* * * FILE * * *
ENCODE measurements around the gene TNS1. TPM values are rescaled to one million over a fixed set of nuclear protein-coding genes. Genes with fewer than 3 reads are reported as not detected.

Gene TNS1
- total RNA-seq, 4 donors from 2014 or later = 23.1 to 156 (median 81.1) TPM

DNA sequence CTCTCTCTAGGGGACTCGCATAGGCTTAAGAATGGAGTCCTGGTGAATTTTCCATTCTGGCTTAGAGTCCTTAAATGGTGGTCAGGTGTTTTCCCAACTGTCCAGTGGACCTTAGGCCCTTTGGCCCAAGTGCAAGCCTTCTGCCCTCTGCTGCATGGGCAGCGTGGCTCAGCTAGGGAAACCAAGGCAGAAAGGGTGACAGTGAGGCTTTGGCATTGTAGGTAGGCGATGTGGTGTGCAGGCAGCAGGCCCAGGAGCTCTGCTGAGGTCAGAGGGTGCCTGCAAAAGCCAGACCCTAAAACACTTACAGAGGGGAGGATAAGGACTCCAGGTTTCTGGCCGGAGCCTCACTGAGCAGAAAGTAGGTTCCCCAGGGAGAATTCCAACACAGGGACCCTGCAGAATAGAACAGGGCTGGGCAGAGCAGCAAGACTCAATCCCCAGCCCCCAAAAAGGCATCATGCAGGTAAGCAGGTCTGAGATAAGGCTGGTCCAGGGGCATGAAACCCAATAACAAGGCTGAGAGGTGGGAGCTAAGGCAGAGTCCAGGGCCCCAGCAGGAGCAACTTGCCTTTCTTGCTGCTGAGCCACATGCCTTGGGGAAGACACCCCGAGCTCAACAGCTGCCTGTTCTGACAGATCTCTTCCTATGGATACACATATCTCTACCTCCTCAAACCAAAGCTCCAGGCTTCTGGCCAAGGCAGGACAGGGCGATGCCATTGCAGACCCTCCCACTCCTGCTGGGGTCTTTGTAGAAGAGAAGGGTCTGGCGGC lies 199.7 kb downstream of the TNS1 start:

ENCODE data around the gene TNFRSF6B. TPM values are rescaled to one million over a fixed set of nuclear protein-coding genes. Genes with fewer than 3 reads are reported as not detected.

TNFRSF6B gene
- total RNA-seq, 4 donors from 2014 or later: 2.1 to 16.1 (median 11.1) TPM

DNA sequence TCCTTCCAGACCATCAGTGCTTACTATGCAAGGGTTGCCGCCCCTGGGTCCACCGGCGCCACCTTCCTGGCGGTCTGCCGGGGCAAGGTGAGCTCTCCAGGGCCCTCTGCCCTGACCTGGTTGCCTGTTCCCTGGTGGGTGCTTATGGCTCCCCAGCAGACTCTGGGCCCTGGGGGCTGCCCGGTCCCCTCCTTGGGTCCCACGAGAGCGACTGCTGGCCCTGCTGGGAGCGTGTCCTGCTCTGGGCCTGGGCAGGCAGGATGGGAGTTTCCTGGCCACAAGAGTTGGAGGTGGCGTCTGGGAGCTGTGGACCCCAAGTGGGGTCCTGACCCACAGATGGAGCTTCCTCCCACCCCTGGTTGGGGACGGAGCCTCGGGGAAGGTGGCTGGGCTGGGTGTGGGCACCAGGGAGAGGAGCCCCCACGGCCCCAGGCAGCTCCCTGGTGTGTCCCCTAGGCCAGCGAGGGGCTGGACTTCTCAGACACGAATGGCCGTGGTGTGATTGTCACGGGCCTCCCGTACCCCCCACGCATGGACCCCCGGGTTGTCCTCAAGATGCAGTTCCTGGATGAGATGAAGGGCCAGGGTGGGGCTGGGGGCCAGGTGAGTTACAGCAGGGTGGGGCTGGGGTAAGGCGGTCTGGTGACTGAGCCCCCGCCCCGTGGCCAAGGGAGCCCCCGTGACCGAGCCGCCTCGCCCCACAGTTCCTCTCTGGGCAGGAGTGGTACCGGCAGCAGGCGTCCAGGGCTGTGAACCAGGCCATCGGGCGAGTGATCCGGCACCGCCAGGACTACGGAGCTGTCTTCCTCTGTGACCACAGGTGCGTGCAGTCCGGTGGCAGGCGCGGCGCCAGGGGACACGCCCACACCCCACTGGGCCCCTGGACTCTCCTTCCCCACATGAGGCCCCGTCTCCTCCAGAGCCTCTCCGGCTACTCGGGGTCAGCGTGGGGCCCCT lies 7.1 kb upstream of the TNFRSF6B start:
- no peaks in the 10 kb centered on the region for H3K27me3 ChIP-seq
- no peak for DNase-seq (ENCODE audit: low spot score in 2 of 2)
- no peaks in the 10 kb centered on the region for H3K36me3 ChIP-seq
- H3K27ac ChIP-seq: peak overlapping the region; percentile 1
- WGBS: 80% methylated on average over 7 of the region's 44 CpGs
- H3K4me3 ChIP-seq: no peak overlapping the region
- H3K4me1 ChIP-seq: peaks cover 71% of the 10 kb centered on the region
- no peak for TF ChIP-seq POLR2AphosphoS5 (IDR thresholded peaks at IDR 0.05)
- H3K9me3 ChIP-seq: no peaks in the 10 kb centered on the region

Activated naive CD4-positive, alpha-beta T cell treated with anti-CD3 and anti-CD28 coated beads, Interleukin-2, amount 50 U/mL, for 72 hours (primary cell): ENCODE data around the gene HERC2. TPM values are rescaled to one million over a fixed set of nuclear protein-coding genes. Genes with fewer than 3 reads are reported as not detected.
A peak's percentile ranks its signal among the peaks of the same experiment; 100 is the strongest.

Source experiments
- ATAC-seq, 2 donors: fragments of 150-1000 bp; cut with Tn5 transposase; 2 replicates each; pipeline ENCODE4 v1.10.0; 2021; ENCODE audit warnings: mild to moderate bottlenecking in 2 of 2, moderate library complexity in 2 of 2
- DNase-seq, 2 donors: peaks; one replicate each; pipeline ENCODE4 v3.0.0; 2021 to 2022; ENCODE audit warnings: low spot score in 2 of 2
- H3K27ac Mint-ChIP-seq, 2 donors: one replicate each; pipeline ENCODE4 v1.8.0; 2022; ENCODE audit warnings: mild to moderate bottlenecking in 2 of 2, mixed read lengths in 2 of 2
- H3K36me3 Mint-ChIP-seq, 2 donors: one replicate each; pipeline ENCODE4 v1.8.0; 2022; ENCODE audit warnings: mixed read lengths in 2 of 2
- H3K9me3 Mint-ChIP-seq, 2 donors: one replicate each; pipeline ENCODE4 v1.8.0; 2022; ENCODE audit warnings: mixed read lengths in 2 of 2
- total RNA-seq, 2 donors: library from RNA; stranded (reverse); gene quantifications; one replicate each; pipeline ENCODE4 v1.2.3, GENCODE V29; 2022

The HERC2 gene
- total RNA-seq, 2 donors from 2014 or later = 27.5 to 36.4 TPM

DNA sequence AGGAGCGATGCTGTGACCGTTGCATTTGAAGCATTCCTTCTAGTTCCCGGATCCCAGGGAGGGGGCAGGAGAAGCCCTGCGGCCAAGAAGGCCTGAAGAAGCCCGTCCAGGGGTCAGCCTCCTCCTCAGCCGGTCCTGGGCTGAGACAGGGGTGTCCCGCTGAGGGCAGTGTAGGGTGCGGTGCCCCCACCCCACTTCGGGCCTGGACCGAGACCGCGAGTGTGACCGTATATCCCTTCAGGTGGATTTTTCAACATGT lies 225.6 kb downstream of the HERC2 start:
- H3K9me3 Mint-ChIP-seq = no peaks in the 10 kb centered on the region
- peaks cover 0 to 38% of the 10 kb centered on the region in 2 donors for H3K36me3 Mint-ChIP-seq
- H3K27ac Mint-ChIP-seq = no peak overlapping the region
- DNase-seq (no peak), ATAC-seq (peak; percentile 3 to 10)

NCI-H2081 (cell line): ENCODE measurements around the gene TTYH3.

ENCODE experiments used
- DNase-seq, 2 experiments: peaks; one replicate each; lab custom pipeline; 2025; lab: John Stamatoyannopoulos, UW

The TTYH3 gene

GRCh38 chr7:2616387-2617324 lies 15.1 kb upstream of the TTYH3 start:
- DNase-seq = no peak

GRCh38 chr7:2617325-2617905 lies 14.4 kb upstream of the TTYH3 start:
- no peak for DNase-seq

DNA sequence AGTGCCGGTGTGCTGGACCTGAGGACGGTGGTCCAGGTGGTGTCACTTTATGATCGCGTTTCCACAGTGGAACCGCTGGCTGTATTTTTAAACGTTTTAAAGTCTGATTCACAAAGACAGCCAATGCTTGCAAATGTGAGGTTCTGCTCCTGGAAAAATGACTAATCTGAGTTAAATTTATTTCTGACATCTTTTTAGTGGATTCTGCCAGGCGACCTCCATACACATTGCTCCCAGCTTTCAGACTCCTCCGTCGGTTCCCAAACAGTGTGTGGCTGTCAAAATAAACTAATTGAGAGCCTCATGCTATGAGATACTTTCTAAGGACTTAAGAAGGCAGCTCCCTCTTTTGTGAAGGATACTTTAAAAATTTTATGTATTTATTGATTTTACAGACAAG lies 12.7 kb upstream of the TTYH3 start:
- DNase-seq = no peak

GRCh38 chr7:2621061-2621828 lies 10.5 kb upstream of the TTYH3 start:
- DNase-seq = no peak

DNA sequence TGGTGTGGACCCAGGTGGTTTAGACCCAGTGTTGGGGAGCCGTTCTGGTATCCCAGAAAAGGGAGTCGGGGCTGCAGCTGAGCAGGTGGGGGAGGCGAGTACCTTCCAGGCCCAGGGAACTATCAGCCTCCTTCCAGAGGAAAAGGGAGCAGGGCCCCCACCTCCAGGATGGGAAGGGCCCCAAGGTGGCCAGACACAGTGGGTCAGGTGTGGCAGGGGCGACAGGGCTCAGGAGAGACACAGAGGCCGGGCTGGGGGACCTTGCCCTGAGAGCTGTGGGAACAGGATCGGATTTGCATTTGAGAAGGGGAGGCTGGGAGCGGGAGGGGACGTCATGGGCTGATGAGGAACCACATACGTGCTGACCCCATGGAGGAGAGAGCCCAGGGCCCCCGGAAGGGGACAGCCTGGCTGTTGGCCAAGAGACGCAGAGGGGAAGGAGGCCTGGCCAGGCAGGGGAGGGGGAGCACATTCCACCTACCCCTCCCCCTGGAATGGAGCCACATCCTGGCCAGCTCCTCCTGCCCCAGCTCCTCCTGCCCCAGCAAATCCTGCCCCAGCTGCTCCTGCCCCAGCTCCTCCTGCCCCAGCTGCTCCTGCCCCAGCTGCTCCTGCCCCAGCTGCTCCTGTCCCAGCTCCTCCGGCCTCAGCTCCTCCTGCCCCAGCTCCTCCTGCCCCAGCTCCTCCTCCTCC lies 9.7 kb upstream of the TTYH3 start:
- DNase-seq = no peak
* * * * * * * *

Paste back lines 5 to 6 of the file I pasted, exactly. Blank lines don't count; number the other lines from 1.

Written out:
ENCODE data around the gene TNFRSF6B. TPM values are rescaled to one million over a fixed set of nuclear protein-coding genes. Genes with fewer than 3 reads are reported as not detected.

TNFRSF6B gene